Samsung has published details of what looks like a major breakthrough in smartphone battery power, a twist on lithium-ion that adds graphene layers to boost claimed performance by nearly 100 percent.
Information about the technology has been published in the scientific journal Nature. A note said that Samsung supported the work financially and is applying for a patent.
"Silicon is receiving discernible attention as an active material for next-generation lithium-ion battery anodes because of its unparalleled gravimetric capacity," said the abstract.
"However, the large volume change of silicon over charge-discharge cycles weakens its competitiveness in the volumetric energy density and cycle life. Here we report direct graphene growth over silicon nanoparticles without silicon carbide formation."
The short version is that Samsung has developed a prototype that could result in a "commercially viable technology".
The company claimed to have overcome a problem caused by the expansion of silicon with the layering of graphene. The solution does not add to the size of the battery and thus would allow a consistent form factor for device manufacturers.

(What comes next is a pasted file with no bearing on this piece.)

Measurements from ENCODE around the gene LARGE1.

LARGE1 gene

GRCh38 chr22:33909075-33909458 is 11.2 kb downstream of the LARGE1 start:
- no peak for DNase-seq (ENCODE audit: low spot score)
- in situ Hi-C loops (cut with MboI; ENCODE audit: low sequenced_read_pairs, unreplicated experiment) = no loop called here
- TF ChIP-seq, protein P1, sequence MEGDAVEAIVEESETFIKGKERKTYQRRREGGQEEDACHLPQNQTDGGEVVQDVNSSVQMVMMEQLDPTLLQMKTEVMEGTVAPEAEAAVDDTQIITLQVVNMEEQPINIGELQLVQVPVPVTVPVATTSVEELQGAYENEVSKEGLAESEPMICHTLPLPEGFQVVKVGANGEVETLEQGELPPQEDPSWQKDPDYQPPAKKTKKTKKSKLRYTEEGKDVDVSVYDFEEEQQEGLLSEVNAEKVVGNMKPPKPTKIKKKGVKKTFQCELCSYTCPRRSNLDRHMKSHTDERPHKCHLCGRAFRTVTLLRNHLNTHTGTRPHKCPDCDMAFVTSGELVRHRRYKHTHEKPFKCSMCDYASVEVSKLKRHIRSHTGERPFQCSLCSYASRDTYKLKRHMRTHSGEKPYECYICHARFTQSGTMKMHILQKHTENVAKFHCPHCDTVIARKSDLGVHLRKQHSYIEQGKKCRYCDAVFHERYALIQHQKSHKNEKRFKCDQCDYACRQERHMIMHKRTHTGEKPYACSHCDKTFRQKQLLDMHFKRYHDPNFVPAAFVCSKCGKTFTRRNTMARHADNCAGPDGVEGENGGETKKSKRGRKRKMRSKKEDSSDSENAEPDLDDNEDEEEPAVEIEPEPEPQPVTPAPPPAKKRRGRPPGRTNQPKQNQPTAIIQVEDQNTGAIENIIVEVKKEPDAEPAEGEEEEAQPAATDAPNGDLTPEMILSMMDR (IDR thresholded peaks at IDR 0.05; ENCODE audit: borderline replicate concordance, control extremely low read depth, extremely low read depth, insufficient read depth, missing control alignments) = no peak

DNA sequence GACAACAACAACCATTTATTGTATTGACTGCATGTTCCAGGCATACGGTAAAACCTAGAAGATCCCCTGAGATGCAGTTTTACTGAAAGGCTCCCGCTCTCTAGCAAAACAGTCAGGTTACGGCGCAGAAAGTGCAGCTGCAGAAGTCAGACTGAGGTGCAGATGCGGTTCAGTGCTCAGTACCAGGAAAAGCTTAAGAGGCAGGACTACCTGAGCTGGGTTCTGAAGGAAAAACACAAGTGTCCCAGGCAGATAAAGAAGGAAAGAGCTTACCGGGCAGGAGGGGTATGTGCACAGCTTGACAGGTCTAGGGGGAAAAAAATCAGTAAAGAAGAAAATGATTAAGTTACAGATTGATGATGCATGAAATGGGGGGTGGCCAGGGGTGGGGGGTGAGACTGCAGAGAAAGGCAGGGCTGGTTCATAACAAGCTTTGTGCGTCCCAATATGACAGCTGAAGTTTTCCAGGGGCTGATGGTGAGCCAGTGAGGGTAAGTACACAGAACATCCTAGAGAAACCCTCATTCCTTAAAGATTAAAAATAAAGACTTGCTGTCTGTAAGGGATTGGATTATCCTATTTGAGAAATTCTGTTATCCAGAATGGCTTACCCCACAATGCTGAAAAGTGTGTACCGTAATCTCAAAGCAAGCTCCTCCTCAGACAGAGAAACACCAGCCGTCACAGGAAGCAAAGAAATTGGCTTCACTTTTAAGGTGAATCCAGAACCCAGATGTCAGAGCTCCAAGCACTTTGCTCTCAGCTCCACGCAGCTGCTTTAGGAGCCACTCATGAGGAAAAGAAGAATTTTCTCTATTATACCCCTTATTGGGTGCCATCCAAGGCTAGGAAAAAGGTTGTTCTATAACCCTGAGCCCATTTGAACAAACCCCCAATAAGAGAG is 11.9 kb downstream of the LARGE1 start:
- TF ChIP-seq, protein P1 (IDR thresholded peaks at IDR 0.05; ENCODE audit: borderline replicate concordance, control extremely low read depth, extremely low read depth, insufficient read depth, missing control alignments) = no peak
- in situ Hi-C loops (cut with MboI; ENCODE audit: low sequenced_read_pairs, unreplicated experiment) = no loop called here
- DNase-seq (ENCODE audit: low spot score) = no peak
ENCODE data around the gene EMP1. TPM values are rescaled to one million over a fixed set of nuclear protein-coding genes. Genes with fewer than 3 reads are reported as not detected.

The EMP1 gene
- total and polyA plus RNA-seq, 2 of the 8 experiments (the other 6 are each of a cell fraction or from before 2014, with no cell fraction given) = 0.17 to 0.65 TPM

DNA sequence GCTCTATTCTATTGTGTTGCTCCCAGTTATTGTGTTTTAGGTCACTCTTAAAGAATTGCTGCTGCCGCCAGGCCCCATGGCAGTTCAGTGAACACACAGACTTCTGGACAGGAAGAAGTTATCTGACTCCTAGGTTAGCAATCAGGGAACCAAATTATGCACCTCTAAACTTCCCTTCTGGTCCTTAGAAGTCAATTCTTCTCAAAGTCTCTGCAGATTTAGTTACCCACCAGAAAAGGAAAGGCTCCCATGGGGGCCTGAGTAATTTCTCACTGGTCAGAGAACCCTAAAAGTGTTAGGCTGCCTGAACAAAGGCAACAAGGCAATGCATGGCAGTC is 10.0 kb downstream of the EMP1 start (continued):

The Nature article suggested that the lithium batteries could be used to power large machines including "electric vehicles".
V3 has asked Samsung in the UK for more information on the technology and when it will become a commercial product.
The work is likely to be connected to Samsung SDI, which the firm said is "the ideal business partner" for lithium batteries.
The company is constantly investing in research and development of batteries, which are found in items from bicycles to smartphones, tablets and vacuum cleaners.
"Samsung SDI has become the world's leading provider of total battery solutions from materials to cells and packs," Samsung said.
"About 1,500 R&D engineers are working hard to develop the next-generation battery solutions to meet customer needs for various applications."
Any improvement in battery life is likely to be welcome widely by consumers, with battery life one of the main areas of smartphone use that can cause frustration, with phones often failing to last a full day's heavy use on a single charge.
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